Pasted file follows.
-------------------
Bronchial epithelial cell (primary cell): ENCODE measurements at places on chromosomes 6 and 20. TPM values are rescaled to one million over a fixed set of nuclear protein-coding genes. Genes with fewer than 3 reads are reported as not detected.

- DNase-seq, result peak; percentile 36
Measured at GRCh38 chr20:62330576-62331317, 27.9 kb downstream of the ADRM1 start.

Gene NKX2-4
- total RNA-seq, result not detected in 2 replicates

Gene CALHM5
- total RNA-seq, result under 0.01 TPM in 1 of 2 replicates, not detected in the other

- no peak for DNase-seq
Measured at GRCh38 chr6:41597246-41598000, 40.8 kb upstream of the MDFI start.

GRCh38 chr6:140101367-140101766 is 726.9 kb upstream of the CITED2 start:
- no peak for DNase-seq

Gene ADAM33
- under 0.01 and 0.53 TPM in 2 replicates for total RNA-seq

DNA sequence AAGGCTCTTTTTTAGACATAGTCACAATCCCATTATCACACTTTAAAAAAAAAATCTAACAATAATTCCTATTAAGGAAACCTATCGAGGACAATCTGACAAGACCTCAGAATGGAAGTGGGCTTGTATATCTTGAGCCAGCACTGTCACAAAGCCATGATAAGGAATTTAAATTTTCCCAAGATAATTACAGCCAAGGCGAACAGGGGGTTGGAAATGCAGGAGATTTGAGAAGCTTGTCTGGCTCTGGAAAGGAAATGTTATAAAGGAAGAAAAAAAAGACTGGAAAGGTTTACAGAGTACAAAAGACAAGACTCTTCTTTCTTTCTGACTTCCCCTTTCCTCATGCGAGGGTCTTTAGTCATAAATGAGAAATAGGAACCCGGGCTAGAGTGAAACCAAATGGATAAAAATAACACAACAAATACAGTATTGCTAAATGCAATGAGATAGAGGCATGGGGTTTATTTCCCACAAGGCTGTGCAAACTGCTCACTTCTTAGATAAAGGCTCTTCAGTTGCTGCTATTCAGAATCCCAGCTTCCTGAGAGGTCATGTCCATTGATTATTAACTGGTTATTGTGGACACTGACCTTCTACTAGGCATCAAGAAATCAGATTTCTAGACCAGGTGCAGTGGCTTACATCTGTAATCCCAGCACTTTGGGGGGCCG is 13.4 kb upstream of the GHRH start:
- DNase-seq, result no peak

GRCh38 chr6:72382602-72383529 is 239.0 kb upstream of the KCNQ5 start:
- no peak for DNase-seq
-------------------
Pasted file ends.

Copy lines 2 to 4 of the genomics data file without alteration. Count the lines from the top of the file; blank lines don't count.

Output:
- DNase-seq, result peak; percentile 36
Measured at GRCh38 chr20:62330576-62331317, 27.9 kb downstream of the ADRM1 start.

Gene NKX2-4